CIA Director David Petraeus resigned Friday, citing an extramarital affair, ending a tenure at the agency that lasted just more than a year.
The unexpected move presents President Barack Obama with an urgent need to fill a difficult national security job and sets up an early confirmation campaign for his administration.
His resignation also throws a kink into Thursday’s scheduled Senate Intelligence Committee hearing on the Sept. 11 Benghazi consulate attack. Petraeus, along with other intelligence officials, was scheduled to testify at the classified hearing.
Some media outlets reported this evening that Petraeus biographer Paula Broadwell is under FBI investigation for allegedly trying to gain access to his email. Petraeus has not identified the woman with whom he had an affair.
Obama praised Petraeus for both his work in the intelligence field and his 37-year career in the U.S. Army.
“I am completely confident that the CIA will continue to thrive and carry out its essential mission, and I have the utmost confidence in Acting Director Michael Morell and the men and women of the CIA who work every day to keep our nation safe,” Obama said in a statement. “Going forward, my thoughts and prayers are with Dave and Holly Petraeus, who has done so much to help military families through her own work.”
Senate Intelligence Chairwoman Dianne Feinstein (D-Calif.) said she regretted Petraeus’ resignation and that he provided the country with prestige and credibility abroad during his time at the CIA.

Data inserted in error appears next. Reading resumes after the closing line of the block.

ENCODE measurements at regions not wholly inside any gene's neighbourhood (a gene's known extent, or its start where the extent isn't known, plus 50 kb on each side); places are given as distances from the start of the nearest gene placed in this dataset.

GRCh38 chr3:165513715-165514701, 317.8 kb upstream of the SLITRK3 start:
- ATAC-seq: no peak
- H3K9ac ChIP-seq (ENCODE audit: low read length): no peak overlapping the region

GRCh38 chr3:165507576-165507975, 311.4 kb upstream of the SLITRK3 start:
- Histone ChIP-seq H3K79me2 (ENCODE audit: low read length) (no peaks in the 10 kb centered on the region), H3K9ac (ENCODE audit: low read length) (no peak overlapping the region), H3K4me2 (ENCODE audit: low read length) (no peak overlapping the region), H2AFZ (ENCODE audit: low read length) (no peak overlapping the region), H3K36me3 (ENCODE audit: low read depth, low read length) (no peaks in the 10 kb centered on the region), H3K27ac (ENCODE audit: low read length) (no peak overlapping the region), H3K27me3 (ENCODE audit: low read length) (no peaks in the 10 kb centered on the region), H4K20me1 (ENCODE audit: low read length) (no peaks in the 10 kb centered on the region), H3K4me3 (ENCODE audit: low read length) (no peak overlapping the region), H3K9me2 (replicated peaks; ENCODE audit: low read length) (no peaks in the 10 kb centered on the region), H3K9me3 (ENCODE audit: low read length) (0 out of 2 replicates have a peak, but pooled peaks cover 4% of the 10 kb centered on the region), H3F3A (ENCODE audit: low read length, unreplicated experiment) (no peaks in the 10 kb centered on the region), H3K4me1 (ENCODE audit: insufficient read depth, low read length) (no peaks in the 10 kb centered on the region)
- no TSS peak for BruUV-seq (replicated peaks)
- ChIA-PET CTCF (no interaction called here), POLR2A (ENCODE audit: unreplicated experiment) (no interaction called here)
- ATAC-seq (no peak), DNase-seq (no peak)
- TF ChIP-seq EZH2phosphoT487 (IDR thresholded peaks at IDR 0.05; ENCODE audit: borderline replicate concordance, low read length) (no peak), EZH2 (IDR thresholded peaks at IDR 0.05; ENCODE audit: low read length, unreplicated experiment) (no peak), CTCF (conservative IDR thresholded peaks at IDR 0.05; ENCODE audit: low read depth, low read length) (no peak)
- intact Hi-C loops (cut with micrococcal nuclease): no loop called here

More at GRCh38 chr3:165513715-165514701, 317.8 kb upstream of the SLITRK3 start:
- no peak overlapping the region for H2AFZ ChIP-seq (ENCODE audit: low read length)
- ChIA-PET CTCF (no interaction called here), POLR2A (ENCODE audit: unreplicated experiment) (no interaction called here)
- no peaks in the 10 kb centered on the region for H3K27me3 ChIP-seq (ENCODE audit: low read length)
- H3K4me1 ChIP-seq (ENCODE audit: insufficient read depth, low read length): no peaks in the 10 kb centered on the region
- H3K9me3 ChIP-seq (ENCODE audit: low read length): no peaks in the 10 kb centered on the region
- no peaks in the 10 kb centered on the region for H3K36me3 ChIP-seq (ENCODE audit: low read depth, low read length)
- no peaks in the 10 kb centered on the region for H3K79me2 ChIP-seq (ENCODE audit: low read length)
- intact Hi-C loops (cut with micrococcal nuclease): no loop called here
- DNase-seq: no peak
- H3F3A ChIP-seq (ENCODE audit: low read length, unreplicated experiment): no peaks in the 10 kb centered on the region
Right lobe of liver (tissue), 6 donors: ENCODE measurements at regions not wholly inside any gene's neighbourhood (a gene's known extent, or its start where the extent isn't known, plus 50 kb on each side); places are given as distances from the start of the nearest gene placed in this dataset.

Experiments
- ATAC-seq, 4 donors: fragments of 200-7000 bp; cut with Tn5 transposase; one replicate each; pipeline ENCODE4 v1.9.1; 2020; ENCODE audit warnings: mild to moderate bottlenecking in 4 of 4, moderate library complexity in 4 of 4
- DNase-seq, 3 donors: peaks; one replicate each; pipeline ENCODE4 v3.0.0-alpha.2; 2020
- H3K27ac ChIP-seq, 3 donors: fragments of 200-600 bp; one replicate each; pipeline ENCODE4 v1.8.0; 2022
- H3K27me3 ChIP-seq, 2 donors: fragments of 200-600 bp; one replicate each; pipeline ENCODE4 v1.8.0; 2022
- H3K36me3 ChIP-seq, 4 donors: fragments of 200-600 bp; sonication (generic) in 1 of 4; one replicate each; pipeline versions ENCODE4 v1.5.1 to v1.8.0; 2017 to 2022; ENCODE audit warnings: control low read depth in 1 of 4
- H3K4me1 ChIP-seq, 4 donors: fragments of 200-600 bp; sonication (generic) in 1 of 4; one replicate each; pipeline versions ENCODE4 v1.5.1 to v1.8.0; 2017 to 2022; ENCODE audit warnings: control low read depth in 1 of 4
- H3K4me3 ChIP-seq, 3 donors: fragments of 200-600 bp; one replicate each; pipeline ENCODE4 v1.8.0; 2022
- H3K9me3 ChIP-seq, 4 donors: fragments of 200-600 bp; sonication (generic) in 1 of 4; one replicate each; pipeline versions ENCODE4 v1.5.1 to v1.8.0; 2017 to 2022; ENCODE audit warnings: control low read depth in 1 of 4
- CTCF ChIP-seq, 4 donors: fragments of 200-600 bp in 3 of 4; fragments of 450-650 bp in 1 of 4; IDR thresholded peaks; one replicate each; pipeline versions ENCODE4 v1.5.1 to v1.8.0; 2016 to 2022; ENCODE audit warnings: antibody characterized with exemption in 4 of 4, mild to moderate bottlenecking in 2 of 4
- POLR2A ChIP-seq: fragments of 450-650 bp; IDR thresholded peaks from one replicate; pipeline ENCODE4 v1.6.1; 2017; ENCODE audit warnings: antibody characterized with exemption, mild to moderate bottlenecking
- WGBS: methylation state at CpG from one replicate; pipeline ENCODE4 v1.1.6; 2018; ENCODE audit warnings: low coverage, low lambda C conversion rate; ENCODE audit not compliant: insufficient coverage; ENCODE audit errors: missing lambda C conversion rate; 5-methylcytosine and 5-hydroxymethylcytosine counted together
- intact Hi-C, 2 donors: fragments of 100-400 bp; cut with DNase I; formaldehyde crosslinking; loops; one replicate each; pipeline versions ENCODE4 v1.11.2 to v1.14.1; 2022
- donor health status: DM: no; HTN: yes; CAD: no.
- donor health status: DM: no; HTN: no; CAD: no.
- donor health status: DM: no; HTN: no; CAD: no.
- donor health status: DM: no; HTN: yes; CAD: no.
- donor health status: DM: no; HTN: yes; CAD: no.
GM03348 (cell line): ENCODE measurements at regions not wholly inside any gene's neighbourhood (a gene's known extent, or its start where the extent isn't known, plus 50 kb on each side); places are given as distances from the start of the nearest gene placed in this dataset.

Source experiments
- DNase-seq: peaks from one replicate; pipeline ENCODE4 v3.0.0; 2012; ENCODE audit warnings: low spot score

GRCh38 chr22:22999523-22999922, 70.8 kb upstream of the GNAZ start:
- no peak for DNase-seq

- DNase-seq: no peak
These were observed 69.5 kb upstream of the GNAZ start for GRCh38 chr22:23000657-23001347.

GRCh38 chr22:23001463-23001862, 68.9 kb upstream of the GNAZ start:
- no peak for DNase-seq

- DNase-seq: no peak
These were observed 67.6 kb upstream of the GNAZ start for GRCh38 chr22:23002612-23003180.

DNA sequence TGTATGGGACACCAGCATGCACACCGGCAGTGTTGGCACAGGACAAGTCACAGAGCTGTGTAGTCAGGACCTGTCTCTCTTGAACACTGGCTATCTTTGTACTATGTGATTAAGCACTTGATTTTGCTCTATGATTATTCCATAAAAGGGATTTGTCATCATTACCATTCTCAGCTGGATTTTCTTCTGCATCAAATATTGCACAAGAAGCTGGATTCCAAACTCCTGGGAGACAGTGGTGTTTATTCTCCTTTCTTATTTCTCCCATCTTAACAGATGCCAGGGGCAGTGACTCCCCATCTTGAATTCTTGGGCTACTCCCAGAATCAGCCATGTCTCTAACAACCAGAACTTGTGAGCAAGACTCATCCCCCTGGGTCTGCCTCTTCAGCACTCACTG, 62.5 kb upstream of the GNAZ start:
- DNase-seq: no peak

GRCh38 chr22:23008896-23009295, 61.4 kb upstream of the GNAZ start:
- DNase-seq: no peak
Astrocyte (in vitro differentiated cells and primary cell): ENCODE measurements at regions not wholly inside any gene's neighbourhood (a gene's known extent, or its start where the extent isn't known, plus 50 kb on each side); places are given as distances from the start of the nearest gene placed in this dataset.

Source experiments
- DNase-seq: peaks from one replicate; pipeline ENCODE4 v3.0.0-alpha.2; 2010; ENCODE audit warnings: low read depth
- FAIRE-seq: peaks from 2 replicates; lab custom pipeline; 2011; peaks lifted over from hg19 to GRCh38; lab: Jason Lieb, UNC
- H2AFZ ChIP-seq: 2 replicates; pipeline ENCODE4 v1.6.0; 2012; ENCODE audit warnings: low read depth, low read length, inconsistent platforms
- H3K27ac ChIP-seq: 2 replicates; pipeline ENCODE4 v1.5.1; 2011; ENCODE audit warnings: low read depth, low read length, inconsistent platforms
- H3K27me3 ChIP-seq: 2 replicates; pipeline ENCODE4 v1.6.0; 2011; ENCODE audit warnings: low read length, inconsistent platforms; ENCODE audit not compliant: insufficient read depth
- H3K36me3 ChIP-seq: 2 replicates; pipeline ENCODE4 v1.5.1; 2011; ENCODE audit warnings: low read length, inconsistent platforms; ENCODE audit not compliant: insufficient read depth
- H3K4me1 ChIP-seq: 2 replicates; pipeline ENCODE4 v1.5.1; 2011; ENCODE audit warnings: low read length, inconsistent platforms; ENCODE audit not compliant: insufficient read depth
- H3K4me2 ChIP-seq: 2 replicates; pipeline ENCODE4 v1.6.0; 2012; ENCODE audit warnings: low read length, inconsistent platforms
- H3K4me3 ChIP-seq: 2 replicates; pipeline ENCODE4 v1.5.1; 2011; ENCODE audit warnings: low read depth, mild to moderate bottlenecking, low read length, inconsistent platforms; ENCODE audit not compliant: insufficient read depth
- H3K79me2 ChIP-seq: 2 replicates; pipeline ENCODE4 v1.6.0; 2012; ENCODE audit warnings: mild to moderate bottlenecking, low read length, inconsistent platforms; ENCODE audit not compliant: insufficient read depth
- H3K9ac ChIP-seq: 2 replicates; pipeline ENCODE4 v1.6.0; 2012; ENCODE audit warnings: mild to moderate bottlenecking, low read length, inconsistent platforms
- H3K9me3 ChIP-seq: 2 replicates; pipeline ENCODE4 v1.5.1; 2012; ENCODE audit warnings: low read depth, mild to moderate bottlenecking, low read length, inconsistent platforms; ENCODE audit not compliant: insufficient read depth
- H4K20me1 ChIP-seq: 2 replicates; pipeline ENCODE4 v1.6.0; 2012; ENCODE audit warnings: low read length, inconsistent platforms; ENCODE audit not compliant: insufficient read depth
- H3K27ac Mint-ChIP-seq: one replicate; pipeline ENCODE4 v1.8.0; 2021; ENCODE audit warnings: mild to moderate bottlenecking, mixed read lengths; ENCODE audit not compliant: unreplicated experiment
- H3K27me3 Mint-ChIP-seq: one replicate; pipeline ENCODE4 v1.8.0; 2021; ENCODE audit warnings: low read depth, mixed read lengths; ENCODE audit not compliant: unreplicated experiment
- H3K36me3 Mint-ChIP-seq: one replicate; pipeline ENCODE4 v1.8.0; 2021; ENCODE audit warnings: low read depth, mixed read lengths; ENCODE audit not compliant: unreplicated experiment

“On a personal level, I found his command of intelligence issues second to none,” she said. “He was especially cooperative with Congress as we executed our oversight responsibility, and he was responsible for improving American relationships with intelligence agencies in countries around the world.”
Feinstein said she wished the president had not accepted the resignation but added, “I understand and respect the decision.” She expressed confidence in Morell’s ability to lead until Obama nominates a replacement.
House Homeland Security Chairman Peter King (R-N.Y.) called Petraeus an outstanding and distinguished military leader. King, a member of the House Permanent Select Committee, said he worked closely with Petraeus.
“I hold Gen. Petraeus in the highest regard, regret his resignation and wish him and his family the very best,” King said.
Director of National Intelligence James Clapper said the resignation represents “the loss of one of our nation’s most respected public servants,” calling Petraeus “one of our nation’s great patriots.”
Clapper said he and Petraeus had been working on issues facing the intelligence community for more than a decade.
“I’m particularly thankful for Dave’s unwavering support and personal commitment to my efforts to lead the intelligence community and integrate our intelligence enterprise,” Clapper said.
Petraeus reached the level of four-star general in the Army and rose to national prominence in 2004, after he was named as field commander of the transition command team in Iraq, where he had been serving as leader of the 101st Airborne Division. Three years later, President George W. Bush named him as the commander of all U.S. troops in Iraq.
He retired from the Army in August of 2011, the same month that Obama nominated him to head the CIA.
Terri Henderson, 6, center, whose mother is El Salvador, attends a rally with members of Congress at Union Station's Columbus Circle to announce the Restore Opportunity, Strengthen, and Improve the Economy (ROSIE) Act on July 29, 2014. The legislation provides incentives for government contractors to pay a living wage and other benefits that would help low-income workers.